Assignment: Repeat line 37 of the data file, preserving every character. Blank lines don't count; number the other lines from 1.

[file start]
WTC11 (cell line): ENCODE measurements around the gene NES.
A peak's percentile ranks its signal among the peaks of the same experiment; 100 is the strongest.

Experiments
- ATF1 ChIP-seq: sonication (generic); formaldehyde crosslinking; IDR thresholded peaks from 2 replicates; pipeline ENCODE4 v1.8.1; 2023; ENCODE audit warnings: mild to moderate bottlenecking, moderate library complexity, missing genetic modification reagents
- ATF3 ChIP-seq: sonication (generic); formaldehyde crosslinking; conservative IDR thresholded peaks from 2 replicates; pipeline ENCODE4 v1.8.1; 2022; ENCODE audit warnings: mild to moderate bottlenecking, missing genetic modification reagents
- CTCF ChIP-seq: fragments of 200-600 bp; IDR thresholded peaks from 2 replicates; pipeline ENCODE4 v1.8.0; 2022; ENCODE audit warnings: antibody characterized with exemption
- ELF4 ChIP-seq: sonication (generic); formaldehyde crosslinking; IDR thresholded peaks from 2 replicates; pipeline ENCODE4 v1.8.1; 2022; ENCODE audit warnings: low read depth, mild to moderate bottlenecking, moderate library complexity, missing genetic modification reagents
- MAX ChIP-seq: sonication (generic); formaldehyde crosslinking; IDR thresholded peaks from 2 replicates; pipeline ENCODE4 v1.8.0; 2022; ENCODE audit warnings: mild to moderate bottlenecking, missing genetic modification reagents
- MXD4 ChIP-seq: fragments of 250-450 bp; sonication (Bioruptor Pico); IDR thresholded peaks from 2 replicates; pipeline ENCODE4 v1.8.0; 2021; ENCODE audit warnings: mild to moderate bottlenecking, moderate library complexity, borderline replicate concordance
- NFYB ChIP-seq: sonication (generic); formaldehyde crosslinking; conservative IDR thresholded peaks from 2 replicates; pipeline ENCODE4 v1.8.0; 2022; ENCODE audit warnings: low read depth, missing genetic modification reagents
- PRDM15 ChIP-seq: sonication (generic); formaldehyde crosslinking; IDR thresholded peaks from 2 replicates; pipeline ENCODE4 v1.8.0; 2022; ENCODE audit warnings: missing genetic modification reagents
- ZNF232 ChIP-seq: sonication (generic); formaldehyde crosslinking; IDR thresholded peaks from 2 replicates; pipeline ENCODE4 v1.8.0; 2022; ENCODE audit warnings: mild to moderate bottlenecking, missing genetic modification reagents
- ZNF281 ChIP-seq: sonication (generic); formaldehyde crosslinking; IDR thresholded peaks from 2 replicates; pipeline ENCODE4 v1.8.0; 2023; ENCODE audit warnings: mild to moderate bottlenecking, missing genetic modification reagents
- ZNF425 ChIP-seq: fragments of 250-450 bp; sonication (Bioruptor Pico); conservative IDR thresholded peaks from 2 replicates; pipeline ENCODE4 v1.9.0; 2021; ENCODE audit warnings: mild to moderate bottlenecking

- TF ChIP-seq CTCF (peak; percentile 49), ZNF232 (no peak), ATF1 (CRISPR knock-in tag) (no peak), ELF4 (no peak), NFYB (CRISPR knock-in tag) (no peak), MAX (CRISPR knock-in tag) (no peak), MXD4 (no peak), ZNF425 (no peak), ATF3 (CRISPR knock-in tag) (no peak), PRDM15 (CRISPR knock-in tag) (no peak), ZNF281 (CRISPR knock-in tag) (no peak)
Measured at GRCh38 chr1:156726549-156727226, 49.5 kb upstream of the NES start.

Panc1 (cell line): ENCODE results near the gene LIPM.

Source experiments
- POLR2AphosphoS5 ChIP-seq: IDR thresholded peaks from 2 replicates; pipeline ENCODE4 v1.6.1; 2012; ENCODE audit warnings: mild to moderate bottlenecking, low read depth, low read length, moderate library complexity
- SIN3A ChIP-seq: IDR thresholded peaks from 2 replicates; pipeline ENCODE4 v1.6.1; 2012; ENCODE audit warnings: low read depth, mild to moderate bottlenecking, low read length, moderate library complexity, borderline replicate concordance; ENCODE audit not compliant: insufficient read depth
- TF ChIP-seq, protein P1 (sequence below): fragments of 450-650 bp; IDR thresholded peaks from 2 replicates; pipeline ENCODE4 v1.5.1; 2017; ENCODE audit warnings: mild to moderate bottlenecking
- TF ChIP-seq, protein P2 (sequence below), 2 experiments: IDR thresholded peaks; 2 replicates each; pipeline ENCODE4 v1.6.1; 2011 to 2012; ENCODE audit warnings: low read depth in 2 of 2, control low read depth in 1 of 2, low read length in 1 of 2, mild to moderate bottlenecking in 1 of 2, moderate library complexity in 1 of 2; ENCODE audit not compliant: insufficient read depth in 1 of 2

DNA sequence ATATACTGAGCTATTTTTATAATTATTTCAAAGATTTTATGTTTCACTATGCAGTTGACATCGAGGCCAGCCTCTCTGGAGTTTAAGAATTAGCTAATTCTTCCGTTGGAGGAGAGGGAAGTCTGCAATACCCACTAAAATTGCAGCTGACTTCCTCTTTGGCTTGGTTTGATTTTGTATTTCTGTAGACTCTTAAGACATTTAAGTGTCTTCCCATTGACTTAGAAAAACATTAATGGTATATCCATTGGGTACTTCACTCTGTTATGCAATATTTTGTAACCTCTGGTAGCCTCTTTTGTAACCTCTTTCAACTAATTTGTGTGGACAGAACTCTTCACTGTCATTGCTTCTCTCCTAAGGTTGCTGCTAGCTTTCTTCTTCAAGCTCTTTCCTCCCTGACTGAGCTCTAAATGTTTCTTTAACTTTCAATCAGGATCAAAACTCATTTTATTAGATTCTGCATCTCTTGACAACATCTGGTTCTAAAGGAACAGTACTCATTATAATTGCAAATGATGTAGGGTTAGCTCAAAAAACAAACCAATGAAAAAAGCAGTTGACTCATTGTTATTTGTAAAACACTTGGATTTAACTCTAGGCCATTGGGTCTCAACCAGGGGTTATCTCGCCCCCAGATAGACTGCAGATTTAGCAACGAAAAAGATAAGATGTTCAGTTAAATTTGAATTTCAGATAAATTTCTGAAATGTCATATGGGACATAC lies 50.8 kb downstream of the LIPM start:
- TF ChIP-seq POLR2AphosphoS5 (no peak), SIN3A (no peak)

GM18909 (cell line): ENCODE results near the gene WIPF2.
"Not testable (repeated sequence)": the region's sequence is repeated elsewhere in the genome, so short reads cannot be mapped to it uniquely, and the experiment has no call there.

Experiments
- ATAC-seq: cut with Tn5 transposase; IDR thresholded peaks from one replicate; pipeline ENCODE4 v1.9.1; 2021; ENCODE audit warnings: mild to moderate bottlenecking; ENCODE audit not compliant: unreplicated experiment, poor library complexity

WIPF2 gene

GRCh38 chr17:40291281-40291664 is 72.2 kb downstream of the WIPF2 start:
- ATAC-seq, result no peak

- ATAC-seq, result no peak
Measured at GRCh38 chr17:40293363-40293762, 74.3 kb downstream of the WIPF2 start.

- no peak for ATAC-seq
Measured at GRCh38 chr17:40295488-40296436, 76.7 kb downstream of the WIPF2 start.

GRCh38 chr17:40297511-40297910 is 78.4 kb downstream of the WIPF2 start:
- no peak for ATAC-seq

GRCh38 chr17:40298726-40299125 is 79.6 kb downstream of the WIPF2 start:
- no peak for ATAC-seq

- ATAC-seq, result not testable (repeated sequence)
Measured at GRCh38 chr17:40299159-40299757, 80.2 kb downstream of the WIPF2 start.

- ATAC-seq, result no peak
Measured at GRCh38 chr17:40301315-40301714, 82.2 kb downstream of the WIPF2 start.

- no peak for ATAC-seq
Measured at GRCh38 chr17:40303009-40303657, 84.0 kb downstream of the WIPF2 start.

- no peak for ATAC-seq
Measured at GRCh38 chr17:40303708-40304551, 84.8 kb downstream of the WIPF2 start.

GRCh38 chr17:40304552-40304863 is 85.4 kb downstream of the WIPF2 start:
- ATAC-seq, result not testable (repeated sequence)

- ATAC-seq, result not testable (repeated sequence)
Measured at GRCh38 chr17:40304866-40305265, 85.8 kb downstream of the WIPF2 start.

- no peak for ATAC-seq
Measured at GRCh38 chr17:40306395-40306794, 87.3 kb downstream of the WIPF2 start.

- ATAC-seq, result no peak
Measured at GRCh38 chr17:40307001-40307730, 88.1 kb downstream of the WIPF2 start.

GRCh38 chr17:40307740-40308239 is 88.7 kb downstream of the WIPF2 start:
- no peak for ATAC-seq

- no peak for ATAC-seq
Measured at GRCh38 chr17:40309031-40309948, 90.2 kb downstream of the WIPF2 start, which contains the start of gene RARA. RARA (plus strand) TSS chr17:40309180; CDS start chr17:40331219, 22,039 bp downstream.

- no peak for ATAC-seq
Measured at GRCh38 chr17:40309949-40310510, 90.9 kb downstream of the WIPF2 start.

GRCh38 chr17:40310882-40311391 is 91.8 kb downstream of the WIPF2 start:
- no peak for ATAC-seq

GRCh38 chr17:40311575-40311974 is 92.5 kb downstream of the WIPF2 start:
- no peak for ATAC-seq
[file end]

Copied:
- no peak for ATAC-seq